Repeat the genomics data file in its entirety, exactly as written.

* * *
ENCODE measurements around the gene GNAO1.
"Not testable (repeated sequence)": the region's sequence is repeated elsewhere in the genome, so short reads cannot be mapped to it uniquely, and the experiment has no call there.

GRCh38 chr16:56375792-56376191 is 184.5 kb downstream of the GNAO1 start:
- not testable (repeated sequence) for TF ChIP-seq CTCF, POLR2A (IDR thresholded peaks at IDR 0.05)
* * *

ENCODE measurements around the gene GNAO1.
"Not testable (repeated sequence)": the region's sequence is repeated elsewhere in the genome, so short reads cannot be mapped to it uniquely, and the experiment has no call there.

GRCh38 chr16:56375792-56376191 is 184.5 kb downstream of the GNAO1 start:
- not testable (repeated sequence) for TF ChIP-seq CTCF, POLR2A (IDR thresholded peaks at IDR 0.05)